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Today, about 30,000 hosts have signed up on, the company’s philanthropic site, to provide free accommodation, according to an Airbnb spokesperson. That figure already exceeds the 20,000 Afghan refugees hosted by Airbnb who extended free or discounted housing until last summer.’s goal of providing housing for 100,000 Ukrainian refugees would be equal the total number of people helped during crises between 2017 and 2021 combined.

The nonprofit arm of the company has slowly built the infrastructure to help more people fleeing natural disasters, war and other crises over the past decade. Airbnb’s work began in 2012, when Hurricane Sandy hit and a host wanted to offer free temporary accommodation. Shortly after, Airbnb spear a tool that allowed hosts to offer their accommodation to people displaced by natural disasters. After that, Airbnb began offering free or discounted housing to people fleeing conflicts like the Syrian refugee crisis and disasters like hurricanes and earthquakes. By 2020, broken in the company’s own philanthropic arm focused on these efforts.

After nearly every crisis, began tweaking its free housing assistance process to ensure the offer would be, say, free, and to make sure hosts felt comfortable enough to open their house.

Pay for accommodation

In 2012, Airbnb first decided to offer people free accommodation. Hurricane Sandy had just hit and the company couldn’t waive its reservation fee because its website hadn’t been programmed to allow people to rent rooms for free. Ian Logan, then an Airbnb payments engineer, adjusted the website to allow people to book rooms for free. After rewiring the site, the hosts listed over 1,000 places for free.

Today, people looking to offer free housing sign up through From here the hosts are bound with, where they can create and post a listing.

“ and Airbnb, Inc, work very closely together,” Catherine Powell, global head of housing at Airbnb, told Protocol. “Over time, I think what we’ve seen is how supportive our own host community is of each other.” is funded by Airbnb, Inc. and donors, and these funds are used to help hosts pay for free or discounted accommodation. Hosts can also choose to list their listing at a discount or for free once they have self-registered. Last weekend, received more than $1.2 million in donations from individual donors in dozens of different countries, a spokesperson told Protocol.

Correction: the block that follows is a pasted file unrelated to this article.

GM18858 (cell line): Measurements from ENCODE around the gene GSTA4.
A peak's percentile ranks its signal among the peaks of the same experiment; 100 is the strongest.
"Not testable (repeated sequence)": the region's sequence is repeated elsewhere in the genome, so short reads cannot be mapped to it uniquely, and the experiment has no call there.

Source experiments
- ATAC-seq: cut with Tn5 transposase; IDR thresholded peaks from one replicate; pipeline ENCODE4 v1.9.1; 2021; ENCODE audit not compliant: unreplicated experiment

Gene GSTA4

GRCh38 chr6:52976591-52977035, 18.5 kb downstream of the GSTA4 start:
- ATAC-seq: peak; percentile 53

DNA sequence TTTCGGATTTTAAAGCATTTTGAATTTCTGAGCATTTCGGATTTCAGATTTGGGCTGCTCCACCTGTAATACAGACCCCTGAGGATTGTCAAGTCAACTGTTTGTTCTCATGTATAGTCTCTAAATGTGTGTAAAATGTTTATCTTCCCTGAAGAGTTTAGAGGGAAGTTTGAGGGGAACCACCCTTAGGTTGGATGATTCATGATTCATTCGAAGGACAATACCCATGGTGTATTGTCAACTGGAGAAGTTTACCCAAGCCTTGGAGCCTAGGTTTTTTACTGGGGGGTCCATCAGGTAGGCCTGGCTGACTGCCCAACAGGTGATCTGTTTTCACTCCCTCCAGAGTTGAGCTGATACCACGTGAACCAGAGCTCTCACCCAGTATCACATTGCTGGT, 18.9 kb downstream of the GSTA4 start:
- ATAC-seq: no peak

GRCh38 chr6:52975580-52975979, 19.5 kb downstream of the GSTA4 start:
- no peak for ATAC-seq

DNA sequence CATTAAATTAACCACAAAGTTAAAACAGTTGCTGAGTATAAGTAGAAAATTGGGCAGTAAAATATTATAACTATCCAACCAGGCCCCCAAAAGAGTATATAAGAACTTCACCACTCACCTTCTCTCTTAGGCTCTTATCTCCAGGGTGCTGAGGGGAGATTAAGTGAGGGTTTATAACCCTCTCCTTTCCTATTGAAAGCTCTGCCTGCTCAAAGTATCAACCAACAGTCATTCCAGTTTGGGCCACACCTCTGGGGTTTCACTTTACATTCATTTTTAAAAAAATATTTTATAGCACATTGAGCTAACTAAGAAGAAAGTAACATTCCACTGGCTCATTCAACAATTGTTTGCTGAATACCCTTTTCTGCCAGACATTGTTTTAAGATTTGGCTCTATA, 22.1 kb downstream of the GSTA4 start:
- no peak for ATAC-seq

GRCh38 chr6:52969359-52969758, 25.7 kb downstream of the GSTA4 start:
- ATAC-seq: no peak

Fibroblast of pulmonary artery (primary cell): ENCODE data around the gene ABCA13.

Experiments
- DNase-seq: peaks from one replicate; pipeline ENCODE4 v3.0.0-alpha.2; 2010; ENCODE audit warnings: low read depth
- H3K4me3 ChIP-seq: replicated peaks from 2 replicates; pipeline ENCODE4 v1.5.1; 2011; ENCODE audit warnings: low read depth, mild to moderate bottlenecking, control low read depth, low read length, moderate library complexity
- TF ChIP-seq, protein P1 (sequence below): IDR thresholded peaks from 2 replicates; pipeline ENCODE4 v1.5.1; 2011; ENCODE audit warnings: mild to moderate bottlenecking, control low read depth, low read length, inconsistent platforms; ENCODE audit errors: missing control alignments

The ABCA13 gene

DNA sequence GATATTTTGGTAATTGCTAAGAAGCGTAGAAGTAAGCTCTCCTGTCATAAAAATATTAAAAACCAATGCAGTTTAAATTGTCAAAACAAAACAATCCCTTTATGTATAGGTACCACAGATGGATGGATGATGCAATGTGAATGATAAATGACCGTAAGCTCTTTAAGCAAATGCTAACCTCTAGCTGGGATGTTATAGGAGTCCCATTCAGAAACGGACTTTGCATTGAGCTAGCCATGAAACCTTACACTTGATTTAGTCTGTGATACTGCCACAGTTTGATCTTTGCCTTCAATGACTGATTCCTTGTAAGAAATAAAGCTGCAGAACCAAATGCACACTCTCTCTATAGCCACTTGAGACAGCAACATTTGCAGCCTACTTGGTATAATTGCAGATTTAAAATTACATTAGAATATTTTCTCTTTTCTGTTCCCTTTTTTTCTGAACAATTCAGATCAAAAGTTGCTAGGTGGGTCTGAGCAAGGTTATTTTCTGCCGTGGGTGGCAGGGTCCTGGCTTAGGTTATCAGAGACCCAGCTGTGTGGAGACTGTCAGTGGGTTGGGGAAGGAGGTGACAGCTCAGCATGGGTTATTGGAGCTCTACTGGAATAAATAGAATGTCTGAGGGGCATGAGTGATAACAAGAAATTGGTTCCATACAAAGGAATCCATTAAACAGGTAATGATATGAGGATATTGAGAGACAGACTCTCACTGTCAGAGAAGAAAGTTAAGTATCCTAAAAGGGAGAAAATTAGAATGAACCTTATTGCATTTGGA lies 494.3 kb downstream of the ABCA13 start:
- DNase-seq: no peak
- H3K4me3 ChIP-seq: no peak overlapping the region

Since Russia invaded Ukraine, people have also used to support Ukrainians. Thousands of nights in Ukraine have been booked in recent days, but people have no intention of staying there. Some have raised concerns that the move is creating fertile ground for scams, and some listings around the country have summer deleted in recent days, but Airbnb did not return Protocol’s request to say why they were removed.

Connecting people with hosts

Powell said providing free housing is only part of the process of assisting people fleeing natural disasters or other crises. Next, needed to find a way to better connect with people in need of housing and ensure that refugees could stay where other refugees were staying.

In 2015, the organization began partnering with organizations like FEMA and Mercy Corps to provide housing for aid workers and others. In 2019, began working with the International Organization for Migration to connect Syrian and Afghan refugees in Romania with housing – a partnership the organization is Continue for relief efforts in Ukraine.

Airbnb has also strengthened protections for hosts who have extended their accommodation to refugees. The company already had some coverage in place for its hosts, but in November Airbnb launched AirCover, which provides hosts with $1 million in host injury protection and an additional $1 million to cover damage to space and guest property. This protection extends to hosts offering free accommodation.

“One of the considerations people have when hosting is, ‘I’m inviting strangers into my home, and what if they damage some of my property?’ Powell said. “It was really important for us to make sure the hosts were aware of this, because it’s a consideration if you’re going to bring strangers into your home.”

Now, is working to verify and onboard hosts, while IOM and other agencies connect with refugees on the ground and book hosts on their behalf.

“What we’ve seen, for example with Afghanistan, is that you’ll have refugees in a certain group size as a family, and they need a certain number of rooms… They want to stay with their community,” Powell said. “We see that a lot. And so the agency can find suitable hosts to book.

Once refugees have settled into accommodation through Airbnb, these organizations can also help connect them to other resources such as schools or work in the country they moved to.

“There are so many pieces going into the facility into a new life, and they don’t know how long that new life is going to last,” she added. “We are only part of it.”

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